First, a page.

ETFs At Center Of Dramatic Sell-Off [Wrapup]
May 07, 2010
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Around two-thirds of all the trades during Thursday's extraordinary “flash crash” that Nasdaq and the NYSE say they are likely to cancel involved exchange-traded funds (ETFs) or exchange-traded notes (ETNs), though the reasons for this aren’t yet clear, according to new analysis from IndexUniverse.com
While ETF traders have been saying stocks were poised for some sort of downside correction, particularly in view of riots in Greece in the wake of Standard & Poor’s downgrade of that country’s sovereign debt to junk status, Thursday’s swift and unprecedented price action—between 2:30 and 3:00 p.m. EDT—clearly involved computers as opposed to panicked humans. Indeed, the slivers of salient time were in minutes, even seconds, IndexUniverse.com has found.
One longtime ETF industry insider told IndexUniverse.com that the episode should teach financial professionals two important lessons: First, that the widespread use of ETFs in those critical moments was enough to overwhelm the system and second, that the time has come to rethink and redesign trading systems to handle ETFs, which he said are clearly here to stay.
“It wasn’t an ETF product problem, it was a system problem, a structural problem,” the source said, speaking on condition of anonymity. “These people have not spent enough time and money to develop a system that can handle what has become a $1 trillion ETF industry,” he said referring to exchanges.
Of the 281 securities Nasdaq said had unusual trades that it will cancel, 193, or 68.7 percent of them, were ETFs or ETNs. The New York Stock Exchange reported a similar percentage of questionable trades involving exchange-traded products. The Big Board said 111 of 173 securities affected by questionable trades, or 64.2 percent of them, were either ETFs or ETNs. IndexUniverse.com compiled a full downloadable spreadsheet of the canceled securities, broken out by exchange and with ETF/ETNs separated from common stocks, and it is available here.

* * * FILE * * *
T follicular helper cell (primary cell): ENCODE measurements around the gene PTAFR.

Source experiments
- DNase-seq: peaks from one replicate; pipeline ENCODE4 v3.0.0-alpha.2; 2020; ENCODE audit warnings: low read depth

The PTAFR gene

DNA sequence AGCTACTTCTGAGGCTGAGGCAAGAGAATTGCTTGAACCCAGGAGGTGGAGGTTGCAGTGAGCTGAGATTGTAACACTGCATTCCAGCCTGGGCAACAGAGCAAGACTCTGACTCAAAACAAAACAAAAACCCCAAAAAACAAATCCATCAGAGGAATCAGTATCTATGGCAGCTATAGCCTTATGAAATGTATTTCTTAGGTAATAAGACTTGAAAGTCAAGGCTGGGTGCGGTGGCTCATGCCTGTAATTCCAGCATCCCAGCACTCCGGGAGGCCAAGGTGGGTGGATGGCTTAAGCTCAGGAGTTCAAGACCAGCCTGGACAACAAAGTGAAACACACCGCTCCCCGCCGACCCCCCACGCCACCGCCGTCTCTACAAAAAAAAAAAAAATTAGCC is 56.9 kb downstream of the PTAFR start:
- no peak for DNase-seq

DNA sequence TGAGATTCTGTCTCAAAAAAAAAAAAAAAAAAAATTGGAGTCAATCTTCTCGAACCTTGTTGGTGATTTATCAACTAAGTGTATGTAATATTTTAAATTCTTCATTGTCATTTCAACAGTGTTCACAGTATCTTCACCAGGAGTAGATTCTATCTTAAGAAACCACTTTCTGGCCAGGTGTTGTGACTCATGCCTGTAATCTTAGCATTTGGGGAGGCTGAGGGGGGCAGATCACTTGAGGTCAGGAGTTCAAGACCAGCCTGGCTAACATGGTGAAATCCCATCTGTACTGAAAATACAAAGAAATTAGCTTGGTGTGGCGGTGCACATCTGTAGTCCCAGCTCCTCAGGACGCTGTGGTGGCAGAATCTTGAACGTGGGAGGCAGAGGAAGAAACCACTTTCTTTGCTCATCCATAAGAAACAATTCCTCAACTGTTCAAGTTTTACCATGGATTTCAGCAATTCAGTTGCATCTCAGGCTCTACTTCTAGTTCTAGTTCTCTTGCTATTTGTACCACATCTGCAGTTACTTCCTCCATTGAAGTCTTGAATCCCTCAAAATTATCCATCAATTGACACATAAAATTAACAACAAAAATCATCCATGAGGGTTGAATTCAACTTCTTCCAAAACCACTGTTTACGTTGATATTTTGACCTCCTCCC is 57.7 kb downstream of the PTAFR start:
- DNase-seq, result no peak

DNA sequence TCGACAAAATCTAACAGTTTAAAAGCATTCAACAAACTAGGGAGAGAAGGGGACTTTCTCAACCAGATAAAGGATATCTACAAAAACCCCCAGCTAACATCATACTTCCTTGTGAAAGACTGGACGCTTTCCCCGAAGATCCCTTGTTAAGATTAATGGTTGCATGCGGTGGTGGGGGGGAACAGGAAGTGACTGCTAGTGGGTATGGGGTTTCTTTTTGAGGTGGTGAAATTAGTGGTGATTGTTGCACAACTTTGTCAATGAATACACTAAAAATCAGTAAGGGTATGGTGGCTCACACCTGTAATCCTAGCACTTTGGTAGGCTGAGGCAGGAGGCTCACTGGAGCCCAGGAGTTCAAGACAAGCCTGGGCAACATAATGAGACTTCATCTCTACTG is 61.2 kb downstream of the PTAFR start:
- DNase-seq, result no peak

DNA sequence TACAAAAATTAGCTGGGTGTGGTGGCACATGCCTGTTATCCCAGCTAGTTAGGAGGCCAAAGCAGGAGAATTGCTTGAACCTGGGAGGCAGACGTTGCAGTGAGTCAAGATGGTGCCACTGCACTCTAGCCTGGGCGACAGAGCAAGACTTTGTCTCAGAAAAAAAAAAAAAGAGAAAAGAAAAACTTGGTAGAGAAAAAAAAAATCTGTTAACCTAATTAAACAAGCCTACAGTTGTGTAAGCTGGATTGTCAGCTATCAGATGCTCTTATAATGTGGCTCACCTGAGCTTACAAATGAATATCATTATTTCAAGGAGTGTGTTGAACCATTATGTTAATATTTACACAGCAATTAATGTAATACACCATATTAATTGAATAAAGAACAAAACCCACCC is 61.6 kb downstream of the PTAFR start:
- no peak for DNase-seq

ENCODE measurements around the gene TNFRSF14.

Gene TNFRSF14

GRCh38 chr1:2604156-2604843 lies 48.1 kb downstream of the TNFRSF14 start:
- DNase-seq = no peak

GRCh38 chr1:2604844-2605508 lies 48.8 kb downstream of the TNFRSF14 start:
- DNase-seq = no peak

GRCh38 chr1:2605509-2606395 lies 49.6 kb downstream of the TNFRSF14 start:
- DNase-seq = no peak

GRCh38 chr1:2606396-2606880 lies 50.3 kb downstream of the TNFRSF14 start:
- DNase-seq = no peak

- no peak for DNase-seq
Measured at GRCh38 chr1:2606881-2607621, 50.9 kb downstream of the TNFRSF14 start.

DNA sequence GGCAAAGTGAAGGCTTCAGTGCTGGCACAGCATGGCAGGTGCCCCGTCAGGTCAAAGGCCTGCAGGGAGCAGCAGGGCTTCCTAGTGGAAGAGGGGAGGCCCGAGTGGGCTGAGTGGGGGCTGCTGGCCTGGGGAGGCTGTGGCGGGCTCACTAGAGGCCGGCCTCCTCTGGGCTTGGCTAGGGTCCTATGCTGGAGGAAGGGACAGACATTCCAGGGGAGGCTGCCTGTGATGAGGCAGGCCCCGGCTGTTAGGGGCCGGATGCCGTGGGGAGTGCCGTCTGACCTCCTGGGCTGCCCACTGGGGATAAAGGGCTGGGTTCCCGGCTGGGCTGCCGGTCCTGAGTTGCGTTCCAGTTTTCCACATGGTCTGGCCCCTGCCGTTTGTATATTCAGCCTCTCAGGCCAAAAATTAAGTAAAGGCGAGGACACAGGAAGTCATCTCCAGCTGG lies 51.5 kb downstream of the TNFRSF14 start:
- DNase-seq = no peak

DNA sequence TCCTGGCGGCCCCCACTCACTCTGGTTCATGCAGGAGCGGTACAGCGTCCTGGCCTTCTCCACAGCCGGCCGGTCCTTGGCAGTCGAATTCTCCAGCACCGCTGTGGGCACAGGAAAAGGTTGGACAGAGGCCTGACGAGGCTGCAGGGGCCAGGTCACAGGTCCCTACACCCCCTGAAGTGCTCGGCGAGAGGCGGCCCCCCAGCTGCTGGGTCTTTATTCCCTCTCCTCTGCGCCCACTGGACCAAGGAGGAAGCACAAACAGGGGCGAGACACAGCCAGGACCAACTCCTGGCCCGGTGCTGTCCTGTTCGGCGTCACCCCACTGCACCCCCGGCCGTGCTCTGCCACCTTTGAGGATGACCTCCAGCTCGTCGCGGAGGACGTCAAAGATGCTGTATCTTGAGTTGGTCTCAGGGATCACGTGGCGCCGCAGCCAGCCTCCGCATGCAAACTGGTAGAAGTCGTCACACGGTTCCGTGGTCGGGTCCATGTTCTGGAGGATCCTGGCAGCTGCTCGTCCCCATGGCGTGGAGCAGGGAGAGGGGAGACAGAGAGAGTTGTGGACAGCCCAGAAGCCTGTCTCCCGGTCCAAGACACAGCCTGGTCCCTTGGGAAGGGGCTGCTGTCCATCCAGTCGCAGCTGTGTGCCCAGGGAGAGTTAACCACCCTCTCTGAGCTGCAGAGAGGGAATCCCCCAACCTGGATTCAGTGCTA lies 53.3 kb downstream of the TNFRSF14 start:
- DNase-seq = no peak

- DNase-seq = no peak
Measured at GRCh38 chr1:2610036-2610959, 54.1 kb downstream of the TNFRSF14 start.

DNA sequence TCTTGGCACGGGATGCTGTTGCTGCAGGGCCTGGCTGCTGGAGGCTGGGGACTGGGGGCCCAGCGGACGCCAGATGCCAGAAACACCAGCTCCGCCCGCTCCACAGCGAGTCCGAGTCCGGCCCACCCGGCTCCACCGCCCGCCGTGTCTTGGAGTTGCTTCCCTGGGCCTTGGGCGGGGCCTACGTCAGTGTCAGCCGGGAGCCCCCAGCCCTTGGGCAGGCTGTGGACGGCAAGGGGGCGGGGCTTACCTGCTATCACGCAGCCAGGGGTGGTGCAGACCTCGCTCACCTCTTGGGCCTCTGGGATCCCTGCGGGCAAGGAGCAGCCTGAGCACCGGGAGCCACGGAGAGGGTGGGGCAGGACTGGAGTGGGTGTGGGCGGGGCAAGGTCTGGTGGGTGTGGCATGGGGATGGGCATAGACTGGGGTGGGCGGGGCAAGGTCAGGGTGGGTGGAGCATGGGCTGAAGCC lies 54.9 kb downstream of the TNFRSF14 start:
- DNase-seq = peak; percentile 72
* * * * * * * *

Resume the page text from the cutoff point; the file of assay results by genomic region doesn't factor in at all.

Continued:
Nasdaq hasn’t admitted to any technological breakdown, but it has decided to cancel all trades executed between 2:40 and 3:00 p.m. EDT that took place more than 60 percent away from the last consolidated print at 2:40 p.m. Its decision can’t be appealed.
The Nasdaq list included funds from Claymore, Direxion, Fidelity, First Trust, HOLDRS, iPath, iShares, PowerShares, ProShares, Rydex, Schwab, State Street Global Advisors, Van Eck, Vanguard and WisdomTree.
In the heat of the selling, the Dow Jones Industrials average fell by almost 1,000 points, or nearly 10 percent, before erasing around two-thirds of those losses by the time the market closed. The, world’s biggest ETF, the SPDR S&P 500 (NYSEArca: SPY), fell as much as 10 percent in afternoon trade, before recouping much of that to close almost 4 percent lower at $112.94.
SPY shed another 1.5 percent on Friday, settling at $111.26.
The ETF-industry insider said his preliminary research showed that trading volume in SPY, as well as other widely traded ETFs, expanded dramatically as Thursday's episode unfolded.
He said SPY’s trading volume was about 5 million shares in each 5-minute interval between 9:30 a.m. and 2 p.m. EDT. But it began spiking in the 2:30-2:35 p.m. period, when it doubled to 10 million shares. Thereafter, in the next three five-minute intervals ending at 2:50, 20 million, 30 million and 25 million SPY shares changed hands, respectively.
He said SPY and other heavily traded ETFs became more reliable price-discovery tools than their individual constituent stocks, which became thinly traded during those critical moments. But the system was not able to process all the ETF orders, and that’s when things broke down and computers started spitting out truly incredible prices, some lower than a penny.
“ETFs have become the de facto product for the market. “My position is that they worked perfectly,” the source said, stressing that changes to the system to account for the growing use of ETFs—perhaps halting trade sooner than current NYSE curbs stipulate—may be necessary to avoid a repeat of Thursday's disorderly action.
After the October 1987 crash, the NYSE imposed curbs under which trade is halted for an hour if the market falls 10 percent; two hours if it falls 20 percent and for the whole day if it falls 30 percent.